Read original story on: 9to5Mac
Apple acquired streaming services Beats Music back in May 2014, and now we are finally getting some updates on its fate. Reports suggest that Apple is planning to launch a redesigned Beats Music later this year that will be deeply integrated into iOS, iTunes, and the Apple TV.
To compete with existing services like Spotify or Rdio, Apple is reportedly looking to set the monthly subscription fee at just $7.99. Would the Cupertino company be able to upend the OTT music market with system integration and competitive pricing? Stay tuned to find out.
Beats’ new streaming service has, for the most part, stayed clear of traditional app stores. Today, though, they’re reversing that policy in what amounts to a concession that Apple’s app store has a reach beyond that of Beats’ present capabilities. With that reach and power, though, comes a hefty fee: Apple usually keeps about 30% of the purchase price on whatever users buy. For Beats, whose subscription is $10/month, it means giving $3 of that fee to Apple every month for every subscription sold through iTunes. Nonetheless, it opens Beats up to a market presently occupied by Rdio and Rhapsody, and to an app store that attracts millions of eyeballs and potential customers. The goal, here, is clearly to boost subscriber numbers as quickly as possible. It’s not to ultimately say that Beats music is failing, or that streaming music is going downhill – it’s simply to say that Beats is looking to expand its numbers to compete with bigger competitors like Spotify.
In a move to overtake Spotify, Rdio, Deezer, and others, Beats Music wants to differentiate itself from the crowd by releasing a public API to developers. The API was previously only available to specific partners and developers, thus the integration with Sonos speakers and Bop.fm. Now that the platform is more established, Beats wants to scale its product across as many devices as possible to compete with the likes of other streaming platforms, which are almost universally available across many devices. Developers will be able to write code such that users can search Beats’ library, play tracks, as well as create, update, and display custom playlists. Even as a late-comer to the streaming game, Beats has been making waves with their partnerships and immediately popular interface. Whether they can remain a force in the digital music space, however, remains to be seen.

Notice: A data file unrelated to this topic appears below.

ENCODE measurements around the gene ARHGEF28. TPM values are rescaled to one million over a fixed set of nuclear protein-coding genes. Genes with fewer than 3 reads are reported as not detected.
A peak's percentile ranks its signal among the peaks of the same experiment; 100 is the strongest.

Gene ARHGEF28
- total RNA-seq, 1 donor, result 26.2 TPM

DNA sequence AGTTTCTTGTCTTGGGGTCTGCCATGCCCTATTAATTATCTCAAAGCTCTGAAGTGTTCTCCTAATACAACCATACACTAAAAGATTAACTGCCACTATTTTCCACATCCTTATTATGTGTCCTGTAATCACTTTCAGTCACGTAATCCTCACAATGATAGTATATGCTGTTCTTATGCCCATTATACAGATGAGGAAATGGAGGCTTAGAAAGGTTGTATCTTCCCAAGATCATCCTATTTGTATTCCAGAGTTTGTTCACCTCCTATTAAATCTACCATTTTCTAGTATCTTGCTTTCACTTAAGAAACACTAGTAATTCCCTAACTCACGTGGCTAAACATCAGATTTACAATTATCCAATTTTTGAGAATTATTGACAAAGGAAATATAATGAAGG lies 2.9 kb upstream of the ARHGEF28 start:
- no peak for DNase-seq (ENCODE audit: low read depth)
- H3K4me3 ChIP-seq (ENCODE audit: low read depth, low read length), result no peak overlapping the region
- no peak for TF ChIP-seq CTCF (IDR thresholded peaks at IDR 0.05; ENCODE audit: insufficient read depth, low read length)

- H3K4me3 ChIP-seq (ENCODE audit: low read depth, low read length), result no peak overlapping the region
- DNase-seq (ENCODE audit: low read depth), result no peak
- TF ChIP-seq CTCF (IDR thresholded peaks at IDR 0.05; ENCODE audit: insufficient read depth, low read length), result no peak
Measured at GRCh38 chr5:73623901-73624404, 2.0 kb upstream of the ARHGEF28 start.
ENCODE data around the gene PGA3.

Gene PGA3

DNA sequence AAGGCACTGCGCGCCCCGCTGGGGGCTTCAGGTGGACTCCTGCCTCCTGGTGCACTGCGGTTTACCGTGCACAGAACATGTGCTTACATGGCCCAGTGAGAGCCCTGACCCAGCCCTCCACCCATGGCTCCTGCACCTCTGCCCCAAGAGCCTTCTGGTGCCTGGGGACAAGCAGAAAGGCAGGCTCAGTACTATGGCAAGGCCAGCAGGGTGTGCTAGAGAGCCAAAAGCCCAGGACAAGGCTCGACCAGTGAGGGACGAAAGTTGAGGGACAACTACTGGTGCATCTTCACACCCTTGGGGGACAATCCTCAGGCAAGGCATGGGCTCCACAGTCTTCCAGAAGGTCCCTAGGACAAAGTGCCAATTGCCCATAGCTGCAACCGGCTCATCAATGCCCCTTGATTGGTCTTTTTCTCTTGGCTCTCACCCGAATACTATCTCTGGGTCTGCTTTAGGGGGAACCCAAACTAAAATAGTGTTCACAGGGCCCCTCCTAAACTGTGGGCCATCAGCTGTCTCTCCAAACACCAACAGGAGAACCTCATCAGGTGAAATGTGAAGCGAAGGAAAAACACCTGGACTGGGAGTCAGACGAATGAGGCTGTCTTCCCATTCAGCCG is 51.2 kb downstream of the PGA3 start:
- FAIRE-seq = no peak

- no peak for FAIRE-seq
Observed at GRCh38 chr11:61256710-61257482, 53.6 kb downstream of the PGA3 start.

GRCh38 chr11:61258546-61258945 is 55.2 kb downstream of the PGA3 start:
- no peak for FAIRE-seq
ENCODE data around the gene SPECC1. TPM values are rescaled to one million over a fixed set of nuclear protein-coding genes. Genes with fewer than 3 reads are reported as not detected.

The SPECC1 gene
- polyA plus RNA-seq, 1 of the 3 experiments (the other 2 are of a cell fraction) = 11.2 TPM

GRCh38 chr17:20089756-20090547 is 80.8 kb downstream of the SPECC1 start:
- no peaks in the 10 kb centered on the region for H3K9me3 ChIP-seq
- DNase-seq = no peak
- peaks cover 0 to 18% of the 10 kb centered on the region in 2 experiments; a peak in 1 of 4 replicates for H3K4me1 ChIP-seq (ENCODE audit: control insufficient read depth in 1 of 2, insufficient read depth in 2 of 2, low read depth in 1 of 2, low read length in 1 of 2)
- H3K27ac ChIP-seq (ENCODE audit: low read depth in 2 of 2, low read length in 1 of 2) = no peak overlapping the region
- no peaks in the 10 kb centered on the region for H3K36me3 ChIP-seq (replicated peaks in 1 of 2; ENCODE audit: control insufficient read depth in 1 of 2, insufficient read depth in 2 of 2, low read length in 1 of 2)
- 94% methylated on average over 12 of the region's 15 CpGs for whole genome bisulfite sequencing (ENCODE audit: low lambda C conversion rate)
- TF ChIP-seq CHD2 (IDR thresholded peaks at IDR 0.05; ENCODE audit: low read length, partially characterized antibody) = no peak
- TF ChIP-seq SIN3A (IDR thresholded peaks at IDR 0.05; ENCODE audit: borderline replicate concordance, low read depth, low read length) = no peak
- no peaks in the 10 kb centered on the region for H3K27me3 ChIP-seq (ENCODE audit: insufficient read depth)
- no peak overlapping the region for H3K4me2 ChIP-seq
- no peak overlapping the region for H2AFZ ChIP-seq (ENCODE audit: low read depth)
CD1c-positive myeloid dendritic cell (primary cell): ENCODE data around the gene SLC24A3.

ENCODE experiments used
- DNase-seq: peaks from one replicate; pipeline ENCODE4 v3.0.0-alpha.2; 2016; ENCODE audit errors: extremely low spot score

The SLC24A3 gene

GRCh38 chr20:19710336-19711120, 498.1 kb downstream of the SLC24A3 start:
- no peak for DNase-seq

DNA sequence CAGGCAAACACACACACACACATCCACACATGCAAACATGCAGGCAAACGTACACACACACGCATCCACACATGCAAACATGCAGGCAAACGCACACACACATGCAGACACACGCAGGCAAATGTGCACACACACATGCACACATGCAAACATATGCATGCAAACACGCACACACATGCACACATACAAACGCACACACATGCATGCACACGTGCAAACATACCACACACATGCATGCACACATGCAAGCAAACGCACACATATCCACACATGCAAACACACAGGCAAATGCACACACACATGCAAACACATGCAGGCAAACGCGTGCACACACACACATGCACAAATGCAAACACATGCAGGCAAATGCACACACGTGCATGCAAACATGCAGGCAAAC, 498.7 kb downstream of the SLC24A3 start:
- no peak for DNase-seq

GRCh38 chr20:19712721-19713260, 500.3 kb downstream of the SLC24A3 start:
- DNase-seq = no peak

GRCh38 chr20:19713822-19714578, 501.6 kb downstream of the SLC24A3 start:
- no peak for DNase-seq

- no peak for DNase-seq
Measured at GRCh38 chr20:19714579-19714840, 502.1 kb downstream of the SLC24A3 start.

The day is here: we now have a big third competitor in the streaming music market. Beats Music launched today, and its take on streaming music is a $9.99/month service. But whether it can take on Spotify – which boasts more than 24 million monthly users – and Pandora might take more than just a “better service.” To push Beats music to the fore there will have to be some meaty marketing moves; users are mostly already entrenched in the Pandora/Spotify market, not to mention other options like Rdio, Google Play, iTunes Radio, and to pry them out of it will take some serious incentives. Beats won’t have a free tier after a 7-day trial, so it’s counting on users signing up. It’s a big ask; taking on this many established players at once is a bold move. But the wide reach of the headphones and brand name might just be enough to give Beats a leg up in the initial phases of development.
The imminent launch of Beats Music is causing Spotify and Pandora to do some back peddling. Pandora’s personalized music streams, that will incorporate listener tendencies into recommendation engines, and Spotify’s International removal of free listening caps both come within a week of Beats’ launch. Beats Music claims to do both of these things – algorithmic artist discovery and custom streaming stations with unlimited play time, anywhere – which before this week Spotify and Pandora didn’t sponsor. Although Pandora is still the number one streaming service in the U.S. market, but Spotify is making rapid gains in an attempt to solidify its position in advance of the Beats Music launch. We’ll have to wait and and see how Beats Music does – or doesn’t – shake up the already competitive music streaming market.